While the Formula 1 field takes a well-earned moment to rest and recharges its batteries ahead of the second half of the season, the RichardsF1.com team has taken the opportunity to review each driver and team and their performances over the first eleven rounds of the season.
Today we take a look at the defending champions, Infiniti Red Bull Racing.
Even though the wholesale changes in the technical regulations should have had something of an equalising effect on the grid, logic says that Red Bull Racing should have remained in contention to lead the 2014 charge once again. The team is blessed with talented personnel and drivers, a successful partnership with Renault and an enormous budget.
But the biggest stumbling block came in the pre-season when the new Renault V6 power units were found wanting; all the French marque’s clients felt the pinch, but the Red Bull RB10 felt it worst of all. The brand new car could barely turn more than a couple of laps without its tightly packaged innards overheating. Some pointed the finger at Adrian Newey being too aggressive with his design choices, Red Bull failing to adequately manage Renault’s development of the new powerplants; others shifted blame squarely in Renault’s direction. The evidence perhaps suggests it was a combination of all three, but it seriously put the team’s pre-season preparations on the back foot.
It hit a further speed bump with Daniel Ricciardo being stripped of his hard-fought – and surprising – podium finish at the Australian Grand Prix, and then compounded its misery with an appeal to the FIA Court of Appeal that it didn’t have a hope in hell of winning. It smacked of both arrogance and desperation, and the final outcome was a sobering reality check for the team.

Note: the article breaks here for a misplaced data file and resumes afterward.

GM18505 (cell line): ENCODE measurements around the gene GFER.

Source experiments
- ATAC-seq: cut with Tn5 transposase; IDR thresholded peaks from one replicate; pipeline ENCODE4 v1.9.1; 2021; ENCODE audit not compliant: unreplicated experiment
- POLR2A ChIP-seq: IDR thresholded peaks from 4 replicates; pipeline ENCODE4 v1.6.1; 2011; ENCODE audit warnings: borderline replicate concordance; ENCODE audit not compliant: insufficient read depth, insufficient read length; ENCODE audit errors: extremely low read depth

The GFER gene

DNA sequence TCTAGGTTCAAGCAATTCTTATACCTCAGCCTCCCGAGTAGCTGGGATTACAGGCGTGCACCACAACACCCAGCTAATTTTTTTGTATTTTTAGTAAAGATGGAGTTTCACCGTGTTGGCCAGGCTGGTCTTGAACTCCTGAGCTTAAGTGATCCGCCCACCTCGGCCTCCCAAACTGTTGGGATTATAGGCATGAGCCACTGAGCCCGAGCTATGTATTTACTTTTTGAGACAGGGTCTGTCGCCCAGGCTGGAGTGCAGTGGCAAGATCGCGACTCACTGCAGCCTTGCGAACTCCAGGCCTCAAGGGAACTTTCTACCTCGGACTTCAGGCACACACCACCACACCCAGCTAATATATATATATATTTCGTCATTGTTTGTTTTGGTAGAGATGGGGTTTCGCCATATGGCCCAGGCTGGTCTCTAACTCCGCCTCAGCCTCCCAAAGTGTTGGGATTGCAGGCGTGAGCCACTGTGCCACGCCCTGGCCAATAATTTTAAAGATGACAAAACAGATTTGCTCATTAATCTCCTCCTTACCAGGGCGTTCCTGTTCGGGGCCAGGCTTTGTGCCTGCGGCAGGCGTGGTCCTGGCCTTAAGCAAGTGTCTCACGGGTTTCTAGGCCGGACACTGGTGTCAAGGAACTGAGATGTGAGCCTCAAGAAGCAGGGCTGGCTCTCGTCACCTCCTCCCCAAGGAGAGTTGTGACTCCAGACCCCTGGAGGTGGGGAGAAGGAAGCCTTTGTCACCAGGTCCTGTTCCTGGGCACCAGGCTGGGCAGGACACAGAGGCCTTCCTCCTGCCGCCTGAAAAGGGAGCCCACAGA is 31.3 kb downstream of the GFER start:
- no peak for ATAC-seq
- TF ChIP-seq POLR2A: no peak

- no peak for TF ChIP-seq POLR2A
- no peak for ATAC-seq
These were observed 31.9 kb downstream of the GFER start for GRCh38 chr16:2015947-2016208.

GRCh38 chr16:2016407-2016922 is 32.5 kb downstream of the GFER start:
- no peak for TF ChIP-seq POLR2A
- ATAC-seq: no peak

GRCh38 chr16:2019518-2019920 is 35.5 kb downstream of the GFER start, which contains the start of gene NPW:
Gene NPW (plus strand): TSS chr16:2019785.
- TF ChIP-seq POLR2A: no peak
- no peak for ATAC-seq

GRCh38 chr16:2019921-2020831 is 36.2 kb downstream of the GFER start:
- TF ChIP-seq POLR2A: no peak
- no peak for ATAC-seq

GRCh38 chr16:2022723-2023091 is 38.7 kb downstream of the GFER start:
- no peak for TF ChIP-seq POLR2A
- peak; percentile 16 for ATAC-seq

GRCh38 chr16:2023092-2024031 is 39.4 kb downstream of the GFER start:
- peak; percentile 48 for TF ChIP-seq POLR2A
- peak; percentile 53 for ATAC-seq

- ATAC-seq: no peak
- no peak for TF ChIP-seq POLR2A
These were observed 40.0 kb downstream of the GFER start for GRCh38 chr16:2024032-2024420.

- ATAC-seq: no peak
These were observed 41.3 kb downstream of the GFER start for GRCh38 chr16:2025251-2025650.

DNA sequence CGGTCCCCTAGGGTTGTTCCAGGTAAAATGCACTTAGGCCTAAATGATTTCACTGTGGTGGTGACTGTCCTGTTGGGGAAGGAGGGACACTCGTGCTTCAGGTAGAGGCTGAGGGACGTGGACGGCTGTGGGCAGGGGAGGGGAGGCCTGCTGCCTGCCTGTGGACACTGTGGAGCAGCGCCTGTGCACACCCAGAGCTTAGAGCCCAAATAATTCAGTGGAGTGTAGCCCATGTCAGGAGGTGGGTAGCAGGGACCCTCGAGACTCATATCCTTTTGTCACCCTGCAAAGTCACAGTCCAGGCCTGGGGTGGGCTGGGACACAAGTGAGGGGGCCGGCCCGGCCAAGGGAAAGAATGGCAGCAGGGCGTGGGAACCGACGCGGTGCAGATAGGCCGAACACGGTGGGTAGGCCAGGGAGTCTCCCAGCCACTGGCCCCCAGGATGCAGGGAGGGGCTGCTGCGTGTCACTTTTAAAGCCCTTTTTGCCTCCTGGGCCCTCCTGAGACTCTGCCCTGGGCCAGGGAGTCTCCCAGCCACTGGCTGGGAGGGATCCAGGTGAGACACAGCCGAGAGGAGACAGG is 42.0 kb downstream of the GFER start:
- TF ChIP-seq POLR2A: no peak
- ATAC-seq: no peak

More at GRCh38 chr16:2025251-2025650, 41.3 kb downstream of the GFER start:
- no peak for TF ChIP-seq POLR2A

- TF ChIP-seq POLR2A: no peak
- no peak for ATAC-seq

Renault’s engine issues were quickly ironed out over the coming races; there was improved power delivery and reliability which have seen the defending champions slowly chip away at the gap to the frontrunning Mercedes’ and claim seven visits to the rostrum. If the Silver Arrows have stumbled, the team – principally Daniel Ricciardo – has been there to capitalise, claiming two popular and widely-applauded wins.
The team heads the charge behind Mercedes in both championships’ stakes, although it would seem that a fifth successive sweep of the Drivers’ and Constructors’ Championship standings is undoubtedly beyond reach. It just took too long to iron all of the issues out.
RichardsF1.com Rating: 7/10
|Rank||Constructor||Races||DNS||Poles||Wins||Podiums||FL||Laps Led||Laps Raced||DNF||Pts.|
|2nd||Red Bull Racing||11||0||0||2||7||1||35||1225/1396||4||219|
The Smiling Assassin has been one of the revelations of the 2014 Formula 1 season. He’s stepped up brilliantly into Red Bull’s senior team, despite encountering some serious punishment in the first two races in Australia and Malaysia, where he had podium-winning drives go begging: disqualified in the first, and then released from a pit stop too early in the second.